Friday, September 29, 2017

Sipping on 777, Shiner's new oak-aged IPL

Image courtesy of Gambrinus Co.

Released as the 12th offering in the Brewer's Pride series, samples of Shiner 777 IPL showed up at my door this week, along with the declaration that it "just might be the boldest Shiner you've ever put to your lips." Not only that, the brewery's new India pale lager was said to be "tripled-down delicious" as well.

Now, the tripled-down part is primarily in reference to the triple-7s in the beer's name. The origin of which comes from the fact that 777 is brewed with 7 varieties of hops, has 70 IBUs and it finishes out with an ABV of 7.0%. Of course, I'm sure those at the Spoetzl Brewery think the beer is delicious, too, so I suppose it's a bonus that the word "delicious" helps add a bit of alliterative flair to the adspeak.

On the topic of whether 777 is Shiner's boldest beer ever, that's more of a subjective statement. What can be said is that 777 is the strongest beer the brewery has produced - topping Wicked Ram's 6.0% ABV by a full percentage point. That, and 777 is a beer with some complexity, thanks to the mix of hops and time spent slumbering on southern oak staves.

The hops, in this case, cause 777 to exude more of an English influence, based on the beer's floral, earthy and herbal elements. So, don't read IPL and start thinking in terms of an American IPA.  There might be a faint pint note in the aroma, but I don't get a sense of citrus in 777. Really, if there's any fruit at all, it's more along the lines of an elderberry essence.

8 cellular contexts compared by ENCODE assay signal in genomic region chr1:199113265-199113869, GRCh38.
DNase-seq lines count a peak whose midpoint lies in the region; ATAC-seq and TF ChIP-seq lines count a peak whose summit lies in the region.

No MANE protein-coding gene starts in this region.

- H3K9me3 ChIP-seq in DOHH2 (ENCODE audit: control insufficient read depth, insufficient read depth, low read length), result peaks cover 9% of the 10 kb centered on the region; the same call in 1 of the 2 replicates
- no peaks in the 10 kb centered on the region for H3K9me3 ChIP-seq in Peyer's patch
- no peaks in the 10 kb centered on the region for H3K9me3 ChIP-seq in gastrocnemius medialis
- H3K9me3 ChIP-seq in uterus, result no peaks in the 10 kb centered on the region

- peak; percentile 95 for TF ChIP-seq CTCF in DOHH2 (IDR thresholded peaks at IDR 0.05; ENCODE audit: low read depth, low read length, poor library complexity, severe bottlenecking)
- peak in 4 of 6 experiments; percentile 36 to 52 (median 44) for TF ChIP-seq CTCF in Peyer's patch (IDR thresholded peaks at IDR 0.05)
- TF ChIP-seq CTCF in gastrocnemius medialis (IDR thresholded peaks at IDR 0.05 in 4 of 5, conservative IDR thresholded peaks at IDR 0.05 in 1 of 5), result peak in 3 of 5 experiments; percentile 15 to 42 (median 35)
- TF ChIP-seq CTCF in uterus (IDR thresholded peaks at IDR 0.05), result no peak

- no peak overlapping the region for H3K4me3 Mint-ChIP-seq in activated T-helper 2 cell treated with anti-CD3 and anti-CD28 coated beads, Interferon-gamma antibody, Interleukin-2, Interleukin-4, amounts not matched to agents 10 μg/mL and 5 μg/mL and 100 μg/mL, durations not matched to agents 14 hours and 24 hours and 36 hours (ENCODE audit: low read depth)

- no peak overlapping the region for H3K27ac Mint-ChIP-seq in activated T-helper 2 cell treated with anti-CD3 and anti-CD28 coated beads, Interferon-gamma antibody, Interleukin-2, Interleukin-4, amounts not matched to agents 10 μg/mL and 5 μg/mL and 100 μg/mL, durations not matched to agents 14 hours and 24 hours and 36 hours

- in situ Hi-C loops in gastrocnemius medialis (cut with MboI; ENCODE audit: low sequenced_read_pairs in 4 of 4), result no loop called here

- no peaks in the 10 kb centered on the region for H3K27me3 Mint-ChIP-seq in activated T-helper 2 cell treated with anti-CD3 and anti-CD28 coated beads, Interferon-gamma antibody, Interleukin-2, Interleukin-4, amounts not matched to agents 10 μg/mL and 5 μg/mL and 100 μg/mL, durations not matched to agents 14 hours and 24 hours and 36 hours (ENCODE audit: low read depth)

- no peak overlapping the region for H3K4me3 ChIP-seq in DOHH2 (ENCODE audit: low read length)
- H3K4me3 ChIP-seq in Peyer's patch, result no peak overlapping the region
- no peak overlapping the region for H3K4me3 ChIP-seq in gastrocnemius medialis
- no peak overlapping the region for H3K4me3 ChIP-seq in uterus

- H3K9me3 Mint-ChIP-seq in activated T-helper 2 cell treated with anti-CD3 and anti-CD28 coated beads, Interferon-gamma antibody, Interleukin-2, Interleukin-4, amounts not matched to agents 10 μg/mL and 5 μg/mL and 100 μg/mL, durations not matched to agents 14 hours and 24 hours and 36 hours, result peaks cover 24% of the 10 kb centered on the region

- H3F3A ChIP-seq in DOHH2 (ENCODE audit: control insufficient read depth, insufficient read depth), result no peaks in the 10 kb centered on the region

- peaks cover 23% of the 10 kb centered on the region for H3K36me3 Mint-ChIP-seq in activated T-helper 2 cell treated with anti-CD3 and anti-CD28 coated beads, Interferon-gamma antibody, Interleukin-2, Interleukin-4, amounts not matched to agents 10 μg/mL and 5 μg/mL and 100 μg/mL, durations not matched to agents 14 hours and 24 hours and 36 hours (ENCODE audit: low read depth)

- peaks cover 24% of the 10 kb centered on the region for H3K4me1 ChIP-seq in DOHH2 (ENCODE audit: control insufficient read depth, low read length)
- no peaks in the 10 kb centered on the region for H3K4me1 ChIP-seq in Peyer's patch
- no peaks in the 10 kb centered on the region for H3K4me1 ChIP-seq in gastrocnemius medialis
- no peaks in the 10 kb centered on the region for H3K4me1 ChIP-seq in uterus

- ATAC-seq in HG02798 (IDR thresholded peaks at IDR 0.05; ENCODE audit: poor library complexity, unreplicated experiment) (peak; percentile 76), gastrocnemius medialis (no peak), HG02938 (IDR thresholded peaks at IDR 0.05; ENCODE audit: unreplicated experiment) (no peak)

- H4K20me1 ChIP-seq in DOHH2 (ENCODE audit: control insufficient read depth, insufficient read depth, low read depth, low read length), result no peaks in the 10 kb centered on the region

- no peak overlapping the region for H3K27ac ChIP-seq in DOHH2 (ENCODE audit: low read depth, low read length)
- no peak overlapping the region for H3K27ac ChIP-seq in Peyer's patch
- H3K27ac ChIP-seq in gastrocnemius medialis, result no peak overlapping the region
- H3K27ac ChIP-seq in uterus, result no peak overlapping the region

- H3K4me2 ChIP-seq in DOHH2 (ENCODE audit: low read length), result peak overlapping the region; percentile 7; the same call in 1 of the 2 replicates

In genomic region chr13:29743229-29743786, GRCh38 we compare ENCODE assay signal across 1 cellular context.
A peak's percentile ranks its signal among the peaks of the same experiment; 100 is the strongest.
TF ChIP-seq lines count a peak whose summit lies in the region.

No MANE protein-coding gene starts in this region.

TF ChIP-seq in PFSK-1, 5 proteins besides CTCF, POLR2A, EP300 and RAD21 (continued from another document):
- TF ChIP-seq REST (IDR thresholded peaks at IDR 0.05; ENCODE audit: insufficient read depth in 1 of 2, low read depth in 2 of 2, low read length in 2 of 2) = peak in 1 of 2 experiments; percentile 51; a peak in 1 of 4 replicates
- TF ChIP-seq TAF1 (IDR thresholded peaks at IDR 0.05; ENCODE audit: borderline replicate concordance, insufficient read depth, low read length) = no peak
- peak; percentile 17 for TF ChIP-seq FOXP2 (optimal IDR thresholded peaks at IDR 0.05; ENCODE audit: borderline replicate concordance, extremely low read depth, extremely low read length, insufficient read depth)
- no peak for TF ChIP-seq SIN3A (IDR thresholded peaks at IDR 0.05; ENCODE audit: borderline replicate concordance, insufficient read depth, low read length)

As for how it drinks, 777 is hop-forward, though a hint of caramel malt remains ever-present. It's a clean, medium-bodied beer that gets more herbal and woody as it warms, with the oak adding a tannic touch that serves to dry out the palate on the finish. There's some bitterness on the back end as well, but not enough that you'll be scrunching up your face like that old codger in the Keystone commercials.

Really, my only quibble with 777 has to do with a statement on the sell sheet suggesting the beer has a flavor "as big and fresh as a Texas pine" tree. If you ask me, 777 is more oaky than anything. But, either way, it makes for an enjoyable experience. Is it Shiner's boldest beer yet? I don't know if I'd say that, but 777 is certainly another good example of a continuing effort by the brewery to go beyond the ubiquity of its bock. And, boldest or not, it's one of Shiner's more interesting efforts to date.

Shiner 777 IPL will only be available for a limited time. Look for it on tap, in 24-ounce bombers, and in 12-ounce bottles as part of the brewery's Family Reunion six pack.

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